Assam polls | Badruddin Ajmal: Scent of kingmaker? | assembly-elections | Hindustan Times
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Assam polls | Badruddin Ajmal: Scent of kingmaker?

Assam 2016 Updated: Apr 05, 2016 17:04 IST
Follow the Leader

File photo of AIUDF chief Badruddin Ajmal.(PTI)

The All India United Democratic Front (AIUDF) is a little more than 10 years old, almost the time the agar (Aquilaria agallocha) tree takes to yield agar oil after infection by a fungus. It’s all about patience.

But 66-year-old Badruddin Ajmal, patriarch of India’s richest agar oil exporting family and chief of AIUDF, seems to be in a hurry – to be the kingmaker in the tug-of-war between the ruling Congress and challenger BJP to form the next government.

Follow the Leader with AIUDF’s Badruddin Ajmal

Both contenders for the chief minister’s chair – incumbent Tarun Gogoi seeking a fourth term and state BJP chief Sarbananda Sonowal – have a hand in creating Ajmal the politician in 2005.

In July that year, Sonowal’s petition saw the Supreme Court scrap an allegedly pro-migrants act that hampered their detection and deportation. Ajmal floated AIUDF, called Assam UDF then, a month later to bat for migrants who carried the “Bangladeshi stigma”.

He was angrier with the Congress and Gogoi’s “indifference” to the junking of the Illegal Migrants (Determination by Tribunal) Act, 1983 than with Sonowal.

The AIUDF announced its arrival by winning 10 seats in the 2006 assembly elections. As Ajmal’s graph rose and Muslim-dominated areas gravitated towards AIUDF, Gogoi underplayed his potency.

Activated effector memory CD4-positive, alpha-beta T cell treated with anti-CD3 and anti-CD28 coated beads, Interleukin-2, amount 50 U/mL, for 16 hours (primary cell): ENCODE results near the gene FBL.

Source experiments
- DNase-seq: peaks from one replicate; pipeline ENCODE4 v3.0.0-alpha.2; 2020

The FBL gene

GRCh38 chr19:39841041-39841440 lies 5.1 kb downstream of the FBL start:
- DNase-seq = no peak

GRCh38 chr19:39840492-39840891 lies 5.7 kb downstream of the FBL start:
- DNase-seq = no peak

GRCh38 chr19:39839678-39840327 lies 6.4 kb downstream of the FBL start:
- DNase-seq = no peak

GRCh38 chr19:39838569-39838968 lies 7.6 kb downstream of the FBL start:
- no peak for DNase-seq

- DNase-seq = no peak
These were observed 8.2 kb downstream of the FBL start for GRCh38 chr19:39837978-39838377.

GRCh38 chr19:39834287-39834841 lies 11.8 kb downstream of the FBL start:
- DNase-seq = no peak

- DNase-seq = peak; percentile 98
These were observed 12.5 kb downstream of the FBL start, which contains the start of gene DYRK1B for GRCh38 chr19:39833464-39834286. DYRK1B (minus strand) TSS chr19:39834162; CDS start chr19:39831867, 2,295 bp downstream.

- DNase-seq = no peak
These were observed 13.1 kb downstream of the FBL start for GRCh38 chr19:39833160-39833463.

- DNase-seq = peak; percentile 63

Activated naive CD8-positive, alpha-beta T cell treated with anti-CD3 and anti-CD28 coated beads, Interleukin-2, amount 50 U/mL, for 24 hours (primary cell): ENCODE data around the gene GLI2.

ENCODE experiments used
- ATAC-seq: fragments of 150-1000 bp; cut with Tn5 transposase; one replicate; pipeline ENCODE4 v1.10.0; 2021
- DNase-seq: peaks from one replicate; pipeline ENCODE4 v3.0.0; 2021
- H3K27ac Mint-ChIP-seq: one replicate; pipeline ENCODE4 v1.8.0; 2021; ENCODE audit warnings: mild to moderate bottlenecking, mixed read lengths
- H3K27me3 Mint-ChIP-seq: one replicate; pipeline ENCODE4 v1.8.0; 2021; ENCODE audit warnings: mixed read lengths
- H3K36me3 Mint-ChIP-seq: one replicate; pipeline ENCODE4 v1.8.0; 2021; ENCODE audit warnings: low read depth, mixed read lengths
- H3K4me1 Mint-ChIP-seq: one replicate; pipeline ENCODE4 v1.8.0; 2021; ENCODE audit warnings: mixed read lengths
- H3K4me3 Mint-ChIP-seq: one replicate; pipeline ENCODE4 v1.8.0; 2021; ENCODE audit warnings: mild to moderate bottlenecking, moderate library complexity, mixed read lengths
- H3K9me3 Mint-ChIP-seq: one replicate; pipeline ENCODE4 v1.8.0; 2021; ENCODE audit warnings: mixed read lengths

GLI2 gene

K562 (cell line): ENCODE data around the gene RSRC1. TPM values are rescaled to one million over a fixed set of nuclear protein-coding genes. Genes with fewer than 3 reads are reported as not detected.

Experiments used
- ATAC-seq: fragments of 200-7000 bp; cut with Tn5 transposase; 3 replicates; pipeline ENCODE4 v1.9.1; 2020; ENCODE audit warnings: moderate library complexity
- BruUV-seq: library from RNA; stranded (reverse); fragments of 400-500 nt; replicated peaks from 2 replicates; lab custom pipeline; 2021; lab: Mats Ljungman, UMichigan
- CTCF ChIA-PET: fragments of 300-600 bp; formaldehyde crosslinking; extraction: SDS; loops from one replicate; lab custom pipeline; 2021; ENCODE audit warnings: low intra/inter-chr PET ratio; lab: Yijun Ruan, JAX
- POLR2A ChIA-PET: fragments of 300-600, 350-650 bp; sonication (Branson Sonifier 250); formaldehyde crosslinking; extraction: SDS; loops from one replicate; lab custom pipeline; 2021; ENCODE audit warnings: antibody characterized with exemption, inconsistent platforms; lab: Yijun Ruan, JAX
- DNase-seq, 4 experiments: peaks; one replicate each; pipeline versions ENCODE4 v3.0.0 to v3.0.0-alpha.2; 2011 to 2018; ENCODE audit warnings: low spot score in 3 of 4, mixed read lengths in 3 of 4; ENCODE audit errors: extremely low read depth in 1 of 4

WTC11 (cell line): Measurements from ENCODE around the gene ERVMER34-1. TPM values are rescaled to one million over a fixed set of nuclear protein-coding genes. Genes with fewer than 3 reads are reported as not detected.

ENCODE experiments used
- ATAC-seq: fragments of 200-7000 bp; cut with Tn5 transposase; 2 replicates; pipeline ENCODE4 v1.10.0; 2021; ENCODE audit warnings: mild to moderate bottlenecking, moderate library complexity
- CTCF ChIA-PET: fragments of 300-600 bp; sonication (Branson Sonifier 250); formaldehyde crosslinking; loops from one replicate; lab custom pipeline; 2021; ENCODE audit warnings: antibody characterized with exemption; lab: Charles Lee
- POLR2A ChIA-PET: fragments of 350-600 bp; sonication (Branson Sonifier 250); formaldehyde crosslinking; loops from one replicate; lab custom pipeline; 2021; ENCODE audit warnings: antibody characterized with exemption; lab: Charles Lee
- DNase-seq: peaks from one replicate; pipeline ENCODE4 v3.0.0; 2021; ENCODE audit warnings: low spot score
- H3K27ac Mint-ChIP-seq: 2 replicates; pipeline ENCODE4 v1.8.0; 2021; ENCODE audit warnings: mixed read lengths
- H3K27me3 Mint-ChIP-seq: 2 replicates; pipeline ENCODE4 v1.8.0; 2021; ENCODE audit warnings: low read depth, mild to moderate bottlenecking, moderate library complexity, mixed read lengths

“Who is Ajmal?” Gogoi famously asked before the 2011 assembly polls. The anti-Ajmal stand helped Congress win 78 of the 126 seats.

It also showed AIUDF was no one-poll wonder, like its predecessor United Minorities Front that was born in 1985 as the settlers’ answer to the sons-of-the-soil’s Asom Gana Parishad. The AIUDF won 18 seats in 2011, expanded its footprint in subsequent rural polls and even penetrated the tribal Bodoland Territorial Council.

But AIUDF has had several reverses in the past few years; some senior leaders left while two MLAs joined the Congress accusing Ajmal of putting his family before the party. His younger brother Sirajuddin is a Lok Sabha member, and two sons are MLAs.

Ajmal, MP from Dhubri parliamentary seat, is contesting the South Salmara seat now held by son Abdur Rehman.

Whether or not Ajmal becomes the kingmaker, he has kept everyone guessing about his strategy this time. He has been central to the Congress and BJP’s bid to come across as more nationalist than the other to cater to the indigenous voters.

The two parties have accused each other of having struck a secret deal with Ajmal. That, in a way, has underlined Ajmal’s importance in the politics of Assam.

He has grown in stature internationally too. The Royal Islamic Strategic Studies Centre of Jordan had featured him in the 2015-16 list of “World’s 500 most influential Muslims”.

One of India’s richest politicians, Ajmal is a Fazil-e-Deoband, equivalent to a masters degree in Islamic Theology and Arabic, from Darul Uloom Deoband in Uttar Pradesh. He is also a member of Darul Uloom Deoband’s advisory board.